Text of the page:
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Latest 'Twitter Files' Bomb: Forget Shadow-Banning - Twitter Had Entire Blacklists and We Have Names

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Stay tuned and keep refreshing this page! This story will be updated as the second installment of the “Twitter Files” continues to drop.

The second installment of the “Twitter Files,” revealing Twitter’s “secret blacklists,” was dropped on Thursday night.

Not too long after taking over Twitter, billionaire entrepreneur Elon Musk pledged to release documents showing how, under the company’s previous ownership, Twitter engaged in the suppression of free speech. These documents are referred to as the “Twitter Files.”

The files were shared with two independent journalists, Matt Taibbi and Bari Weiss. The first installment was released by Taibbi via Twitter on Dec. 2 and covered details surrounding Twitter’s suppression of the Hunter Biden laptop scandal.

The Twitter Files: Part Two

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In the first few tweets of “THE TWITTER FILES PART TWO,” Weiss revealed that entire teams of Twitter employees put together their own blacklists and in order to suppress and “shadow ban” the reach of certain accounts.

Some think of shadowbanning as the practice of suppressing a user here or a user there for any number of reasons. But what Twitter was doing was much worse. This was no small-time operation.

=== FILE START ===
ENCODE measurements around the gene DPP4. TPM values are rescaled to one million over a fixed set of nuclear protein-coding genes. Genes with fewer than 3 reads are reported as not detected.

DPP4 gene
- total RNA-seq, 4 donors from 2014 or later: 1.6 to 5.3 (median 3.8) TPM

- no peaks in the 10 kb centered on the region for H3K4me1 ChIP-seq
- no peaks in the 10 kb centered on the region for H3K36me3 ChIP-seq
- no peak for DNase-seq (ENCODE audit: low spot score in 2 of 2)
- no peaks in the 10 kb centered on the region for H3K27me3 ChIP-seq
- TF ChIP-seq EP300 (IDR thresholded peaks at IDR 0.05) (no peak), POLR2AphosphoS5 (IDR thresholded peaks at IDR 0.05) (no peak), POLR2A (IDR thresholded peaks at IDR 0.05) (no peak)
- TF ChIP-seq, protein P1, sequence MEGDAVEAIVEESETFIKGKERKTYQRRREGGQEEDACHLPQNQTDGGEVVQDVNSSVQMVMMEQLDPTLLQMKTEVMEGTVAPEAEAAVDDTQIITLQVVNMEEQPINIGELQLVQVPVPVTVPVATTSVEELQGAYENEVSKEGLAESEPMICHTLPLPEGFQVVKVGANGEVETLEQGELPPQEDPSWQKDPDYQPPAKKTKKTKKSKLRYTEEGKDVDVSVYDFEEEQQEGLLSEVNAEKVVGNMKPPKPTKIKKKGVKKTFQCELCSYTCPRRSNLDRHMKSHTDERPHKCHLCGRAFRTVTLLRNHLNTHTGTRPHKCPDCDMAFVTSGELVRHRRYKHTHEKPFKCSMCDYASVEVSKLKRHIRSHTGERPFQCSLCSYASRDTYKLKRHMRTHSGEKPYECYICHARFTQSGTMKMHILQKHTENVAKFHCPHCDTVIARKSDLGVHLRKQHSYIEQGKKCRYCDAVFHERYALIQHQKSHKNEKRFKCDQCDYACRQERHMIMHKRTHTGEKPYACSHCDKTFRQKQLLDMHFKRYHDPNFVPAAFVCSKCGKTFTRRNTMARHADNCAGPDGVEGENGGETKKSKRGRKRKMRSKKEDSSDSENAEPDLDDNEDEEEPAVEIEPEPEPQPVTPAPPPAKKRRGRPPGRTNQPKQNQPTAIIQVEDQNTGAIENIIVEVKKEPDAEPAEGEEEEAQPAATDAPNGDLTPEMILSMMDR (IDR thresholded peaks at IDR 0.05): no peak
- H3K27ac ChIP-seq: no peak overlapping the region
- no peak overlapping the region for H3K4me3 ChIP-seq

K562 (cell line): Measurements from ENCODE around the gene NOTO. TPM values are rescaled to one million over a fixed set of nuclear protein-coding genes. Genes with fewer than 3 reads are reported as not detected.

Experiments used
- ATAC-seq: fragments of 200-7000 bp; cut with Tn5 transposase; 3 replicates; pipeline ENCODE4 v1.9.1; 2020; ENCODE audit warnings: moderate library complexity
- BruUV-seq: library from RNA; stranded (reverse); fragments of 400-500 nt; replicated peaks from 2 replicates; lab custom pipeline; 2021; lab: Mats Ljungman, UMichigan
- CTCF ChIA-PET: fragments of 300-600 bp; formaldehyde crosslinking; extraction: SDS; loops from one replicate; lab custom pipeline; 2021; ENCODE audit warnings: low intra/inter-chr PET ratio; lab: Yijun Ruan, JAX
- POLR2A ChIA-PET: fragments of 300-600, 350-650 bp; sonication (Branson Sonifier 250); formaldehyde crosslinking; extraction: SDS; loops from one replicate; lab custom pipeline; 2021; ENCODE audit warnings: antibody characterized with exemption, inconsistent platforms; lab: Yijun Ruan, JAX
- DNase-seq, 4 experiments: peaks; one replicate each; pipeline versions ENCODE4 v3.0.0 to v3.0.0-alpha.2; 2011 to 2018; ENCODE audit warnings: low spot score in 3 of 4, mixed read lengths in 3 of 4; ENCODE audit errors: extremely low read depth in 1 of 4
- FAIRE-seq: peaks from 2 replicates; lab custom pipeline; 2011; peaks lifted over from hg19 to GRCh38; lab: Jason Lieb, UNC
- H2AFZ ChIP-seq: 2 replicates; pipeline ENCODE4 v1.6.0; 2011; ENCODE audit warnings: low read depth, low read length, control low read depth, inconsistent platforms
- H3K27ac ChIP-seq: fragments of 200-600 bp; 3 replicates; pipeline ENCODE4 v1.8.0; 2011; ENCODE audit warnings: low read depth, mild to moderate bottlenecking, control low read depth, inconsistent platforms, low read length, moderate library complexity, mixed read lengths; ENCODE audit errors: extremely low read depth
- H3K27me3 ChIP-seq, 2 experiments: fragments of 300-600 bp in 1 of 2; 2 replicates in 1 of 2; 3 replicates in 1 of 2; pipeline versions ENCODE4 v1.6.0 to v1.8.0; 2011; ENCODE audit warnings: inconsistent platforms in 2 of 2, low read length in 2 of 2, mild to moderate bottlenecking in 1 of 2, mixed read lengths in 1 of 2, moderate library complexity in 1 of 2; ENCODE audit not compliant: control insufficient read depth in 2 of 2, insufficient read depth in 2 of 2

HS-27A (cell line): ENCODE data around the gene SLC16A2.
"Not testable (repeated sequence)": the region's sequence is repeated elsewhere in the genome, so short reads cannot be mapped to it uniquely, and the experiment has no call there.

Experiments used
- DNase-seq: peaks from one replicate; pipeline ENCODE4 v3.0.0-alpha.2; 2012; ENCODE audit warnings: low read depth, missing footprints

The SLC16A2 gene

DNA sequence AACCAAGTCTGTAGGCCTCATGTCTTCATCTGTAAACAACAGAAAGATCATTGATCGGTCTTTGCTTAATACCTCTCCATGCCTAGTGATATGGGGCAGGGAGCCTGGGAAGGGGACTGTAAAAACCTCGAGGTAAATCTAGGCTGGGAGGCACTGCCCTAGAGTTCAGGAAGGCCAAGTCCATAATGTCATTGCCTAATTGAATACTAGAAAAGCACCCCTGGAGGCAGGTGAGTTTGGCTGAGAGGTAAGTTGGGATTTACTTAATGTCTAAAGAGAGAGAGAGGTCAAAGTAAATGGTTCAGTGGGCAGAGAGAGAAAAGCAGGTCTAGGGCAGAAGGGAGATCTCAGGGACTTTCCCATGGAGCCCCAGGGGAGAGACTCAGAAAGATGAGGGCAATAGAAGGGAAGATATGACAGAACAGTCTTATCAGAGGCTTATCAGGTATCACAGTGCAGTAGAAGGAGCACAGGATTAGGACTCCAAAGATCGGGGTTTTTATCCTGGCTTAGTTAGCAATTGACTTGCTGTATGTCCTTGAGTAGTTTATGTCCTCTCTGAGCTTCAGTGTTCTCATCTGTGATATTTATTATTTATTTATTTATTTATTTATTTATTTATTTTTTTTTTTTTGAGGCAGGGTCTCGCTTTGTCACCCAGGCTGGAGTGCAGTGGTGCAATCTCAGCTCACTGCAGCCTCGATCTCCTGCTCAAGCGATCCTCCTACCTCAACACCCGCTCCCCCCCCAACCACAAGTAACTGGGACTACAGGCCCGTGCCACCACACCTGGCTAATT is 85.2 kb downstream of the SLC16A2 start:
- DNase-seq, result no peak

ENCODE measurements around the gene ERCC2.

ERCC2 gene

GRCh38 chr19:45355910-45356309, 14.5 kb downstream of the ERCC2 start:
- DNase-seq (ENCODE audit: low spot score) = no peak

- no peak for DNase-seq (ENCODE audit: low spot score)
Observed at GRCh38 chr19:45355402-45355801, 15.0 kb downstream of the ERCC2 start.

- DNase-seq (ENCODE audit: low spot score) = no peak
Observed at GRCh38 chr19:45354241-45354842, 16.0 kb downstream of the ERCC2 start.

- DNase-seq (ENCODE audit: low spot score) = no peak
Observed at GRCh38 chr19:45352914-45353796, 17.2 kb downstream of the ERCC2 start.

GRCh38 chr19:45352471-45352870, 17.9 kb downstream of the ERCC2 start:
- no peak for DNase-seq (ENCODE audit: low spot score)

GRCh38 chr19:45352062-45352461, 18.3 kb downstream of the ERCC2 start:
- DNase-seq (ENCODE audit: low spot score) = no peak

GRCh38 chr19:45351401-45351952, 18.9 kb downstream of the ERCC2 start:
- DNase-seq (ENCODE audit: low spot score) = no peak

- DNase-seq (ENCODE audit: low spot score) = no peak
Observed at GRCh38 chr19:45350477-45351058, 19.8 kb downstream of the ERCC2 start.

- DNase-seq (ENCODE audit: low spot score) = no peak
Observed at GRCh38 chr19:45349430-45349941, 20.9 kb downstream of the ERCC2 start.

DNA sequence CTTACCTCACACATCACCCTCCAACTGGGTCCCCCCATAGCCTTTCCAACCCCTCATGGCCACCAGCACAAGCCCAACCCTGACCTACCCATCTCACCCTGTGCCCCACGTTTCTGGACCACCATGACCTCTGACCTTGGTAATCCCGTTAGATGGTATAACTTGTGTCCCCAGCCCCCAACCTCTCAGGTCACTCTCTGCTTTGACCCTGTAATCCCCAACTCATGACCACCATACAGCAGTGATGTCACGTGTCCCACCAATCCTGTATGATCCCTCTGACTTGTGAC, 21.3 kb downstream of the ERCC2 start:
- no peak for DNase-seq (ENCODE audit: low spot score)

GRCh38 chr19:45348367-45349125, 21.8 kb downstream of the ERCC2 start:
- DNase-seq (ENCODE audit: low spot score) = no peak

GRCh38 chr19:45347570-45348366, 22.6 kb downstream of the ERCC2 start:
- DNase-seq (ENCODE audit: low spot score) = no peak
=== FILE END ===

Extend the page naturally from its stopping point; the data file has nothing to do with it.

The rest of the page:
There are lists — blacklists — of whole groups of people who Twitter simply decided to crush. And liberal, former NYT reporter Weiss says that politics was driving at least part of the operation.

One such blacklisted user was Standford Professor Dr. Jay Bhattacharya.

Did Twitter engage in free speech suppression?

According to Weiss, Bhattacharya argued that COVID lockdowns were incredibly detrimental to young children, an argument that later turned out to be 100 percent correct.

Because of this, the professor was put on a “Trends Blacklist” which suppressed the reach of his tweets. This essentially prevented Bhattacharya from ever trending.

Additionally, Weiss revealed that conservative talk show host Dan Bongino had been placed on a “Search Blacklist” and conservative activist Charlie Kirk had been placed on a “Do Not Amplify” blacklist.

A picture published by Weiss shows Twitter’s internal reporting system. Employees had a number of censorship labels they could press for each account. Bhattacharya’s account received the labels “Recent Abuse Strike” and “Trends Blacklist.”

Bongino’s account received the labels of “NSFW View,” “Strike Count,” “Notifications Spike” and “Search Blacklist.”

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This all flies in the face of previous comments made by top Twitter executives denying that any such blacklistings, such as shadow banning, had ever taken place.

According to Weiss, internally at Twitter, the practice of shadow banning (reducing users’ visibility unknowingly) was known as “Visibility Filtering.”

“Think about visibility filtering as being a way for us to suppress what people see to different levels. It’s a very powerful tool,” one former employee told Weiss and Taibbi.

“We control visibility quite a bit. And we control the amplification of your content quite a bit. And normal people do not know how much we do,” another employee told the journalists.

This quote was later confirmed by additional employees, per Weiss.